BC

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I just finished reading The Year of the Rabbit. I thoroughly enjoyed the story and my interest was captivated. The characters were interesting and had realistic stories. I would not hesitate to recommend this book.

KD

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When I first started to read it, I found it a bit slow, however, soon it had my full attention, and read in it each day, time permitting, as well when I took it with me when I went to The Rebab Centre at the General Hospital, twice or three times each week, as there was always a waiting time, in which I enjoyed reading your book. Soon I found it fascinating, as the characters became known to me, and I began to grow fond of them, and wanted to know all that had, and was still to happen to them.

The story is well written, and kept me interested all through out the book. There was mystery, sadness, pain, joy, all the emotions we experience in our own lives, thus I could related to it all very well. The characters were given a certain personallity, which they kept throughout the book, yet, the maturing of the younger members was fascinating to read. The great courage some showed in extremely difficult situations, the love for each other, all was so well shown in the writing, and I recommend this book to anyone, who enjoys reading about the reality of every day life, yet, as in many lifes as well, mystery, and the resolving of problems. I am very impressed by "The Year of The Rabbit " and highly recommend it to everyone. Congratulations Theresa, WELL DONE!!!!!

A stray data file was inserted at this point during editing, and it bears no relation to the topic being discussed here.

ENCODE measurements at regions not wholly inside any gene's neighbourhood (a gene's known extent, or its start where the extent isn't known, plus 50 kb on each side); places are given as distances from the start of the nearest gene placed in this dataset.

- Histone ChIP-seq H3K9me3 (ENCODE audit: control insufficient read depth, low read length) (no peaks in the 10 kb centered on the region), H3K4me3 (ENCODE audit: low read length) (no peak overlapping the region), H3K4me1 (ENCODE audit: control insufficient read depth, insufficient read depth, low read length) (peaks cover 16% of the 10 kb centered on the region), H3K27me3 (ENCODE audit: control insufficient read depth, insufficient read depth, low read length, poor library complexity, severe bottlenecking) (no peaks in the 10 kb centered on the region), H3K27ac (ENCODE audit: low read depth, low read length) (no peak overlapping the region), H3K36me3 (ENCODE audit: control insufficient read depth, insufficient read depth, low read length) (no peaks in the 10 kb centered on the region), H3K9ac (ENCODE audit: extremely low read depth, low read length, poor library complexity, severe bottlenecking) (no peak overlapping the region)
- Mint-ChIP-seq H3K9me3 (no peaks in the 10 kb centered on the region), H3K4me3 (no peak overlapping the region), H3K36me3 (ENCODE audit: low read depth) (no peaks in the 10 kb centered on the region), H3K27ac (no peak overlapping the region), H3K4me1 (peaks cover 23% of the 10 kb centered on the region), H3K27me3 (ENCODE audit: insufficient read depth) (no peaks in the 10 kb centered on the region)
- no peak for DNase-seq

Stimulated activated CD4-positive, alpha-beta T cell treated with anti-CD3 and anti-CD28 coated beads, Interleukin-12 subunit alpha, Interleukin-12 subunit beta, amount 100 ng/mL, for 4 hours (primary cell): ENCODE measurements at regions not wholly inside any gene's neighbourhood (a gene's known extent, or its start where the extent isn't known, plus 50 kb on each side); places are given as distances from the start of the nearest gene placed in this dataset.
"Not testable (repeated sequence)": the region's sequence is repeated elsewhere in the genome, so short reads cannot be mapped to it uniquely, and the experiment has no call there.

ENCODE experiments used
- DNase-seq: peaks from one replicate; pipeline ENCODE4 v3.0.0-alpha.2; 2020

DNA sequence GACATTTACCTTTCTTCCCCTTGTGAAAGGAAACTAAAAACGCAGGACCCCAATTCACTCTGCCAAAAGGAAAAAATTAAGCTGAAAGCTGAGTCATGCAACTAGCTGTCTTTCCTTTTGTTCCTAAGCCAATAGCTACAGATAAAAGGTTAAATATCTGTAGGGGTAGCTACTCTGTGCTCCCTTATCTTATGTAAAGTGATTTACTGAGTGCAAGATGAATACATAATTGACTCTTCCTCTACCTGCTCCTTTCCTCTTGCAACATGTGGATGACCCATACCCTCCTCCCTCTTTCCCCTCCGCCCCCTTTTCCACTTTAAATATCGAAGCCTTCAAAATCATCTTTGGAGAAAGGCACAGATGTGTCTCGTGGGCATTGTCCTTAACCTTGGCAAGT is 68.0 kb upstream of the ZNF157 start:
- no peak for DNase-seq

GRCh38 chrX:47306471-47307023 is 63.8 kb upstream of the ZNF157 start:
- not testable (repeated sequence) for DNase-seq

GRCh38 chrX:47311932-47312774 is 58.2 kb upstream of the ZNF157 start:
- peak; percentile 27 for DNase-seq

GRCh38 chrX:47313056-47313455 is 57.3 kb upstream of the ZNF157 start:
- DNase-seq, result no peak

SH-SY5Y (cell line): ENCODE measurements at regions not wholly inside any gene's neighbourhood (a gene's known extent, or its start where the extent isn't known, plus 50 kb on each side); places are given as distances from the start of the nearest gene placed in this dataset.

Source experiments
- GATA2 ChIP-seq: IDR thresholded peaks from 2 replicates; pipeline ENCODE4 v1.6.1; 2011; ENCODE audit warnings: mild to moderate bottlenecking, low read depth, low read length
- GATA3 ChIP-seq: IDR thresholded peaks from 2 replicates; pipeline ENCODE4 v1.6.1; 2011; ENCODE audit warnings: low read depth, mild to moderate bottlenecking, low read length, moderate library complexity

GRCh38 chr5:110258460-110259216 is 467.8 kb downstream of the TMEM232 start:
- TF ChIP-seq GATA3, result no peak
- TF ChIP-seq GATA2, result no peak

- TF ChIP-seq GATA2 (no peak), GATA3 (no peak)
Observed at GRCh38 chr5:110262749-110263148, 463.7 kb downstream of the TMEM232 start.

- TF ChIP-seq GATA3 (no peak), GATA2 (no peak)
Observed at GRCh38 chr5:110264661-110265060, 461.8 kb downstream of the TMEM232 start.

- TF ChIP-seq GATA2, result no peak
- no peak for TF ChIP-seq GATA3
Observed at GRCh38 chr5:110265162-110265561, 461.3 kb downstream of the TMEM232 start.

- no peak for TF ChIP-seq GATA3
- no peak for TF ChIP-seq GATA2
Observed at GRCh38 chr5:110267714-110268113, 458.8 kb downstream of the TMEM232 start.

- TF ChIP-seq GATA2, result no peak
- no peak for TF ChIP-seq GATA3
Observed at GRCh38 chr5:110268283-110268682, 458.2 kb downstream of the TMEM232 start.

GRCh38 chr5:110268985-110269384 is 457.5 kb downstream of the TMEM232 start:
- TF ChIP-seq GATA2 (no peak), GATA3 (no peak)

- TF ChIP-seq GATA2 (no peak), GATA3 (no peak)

Yohanna

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The novel "The Year of the Rabbit" drilled into the heart of my own small town history. The Catholic Church is an important theme in the novel as in my own personal life, so it was only natural to draw parallels. As a result I eagerly devoured the book in two sittings because I wanted to see how the author dealt with the conundrums the Church creates for its adherents. There are no simple solutions, then or now.

The novel reads easily, weaving a colourful mosaic from the multitude of young adolescent relationships that one might expect to flourish in a small town locked in the backwater of a major city like Toronto. The tourists come and go but the inhabitants of the town, especially the young people left to their own devices, must become involved in extraordinary events to escape the pull of small town mentality.

TAR

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I grew up in "Seguin Sound " aka Parry Sound, and remember the large square stones where the "murder " happened. We called it the Flinstones living room. I remember that cherry tree and the hill, not to mention the streets of the "two bit " town. I felt nostalgic like I would like to go back there again. I think it would be a good read for young teenagers, they could relate to Sera and perhaps make them more insightful young adults. Will there be a sequel?

Octavia

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Read this book (the Year of the Rabbit) a few weeks ago and enjoyed it. It paints the main characters well and in fact you wished at the end to know what happened to some of them next.

Amy

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If you've read and enjoyed "The Saturday Big Tent Wedding Party" by Alexander McCall Smith, also published in 2011, you might similarly lose yourself in "The Year of The Rabbit" by Florence T. Lyon.

Both novels treat you to many plot threads and complex social issues, leaving you perched on the edge of your seat, wondering how they will be resolved ...

JR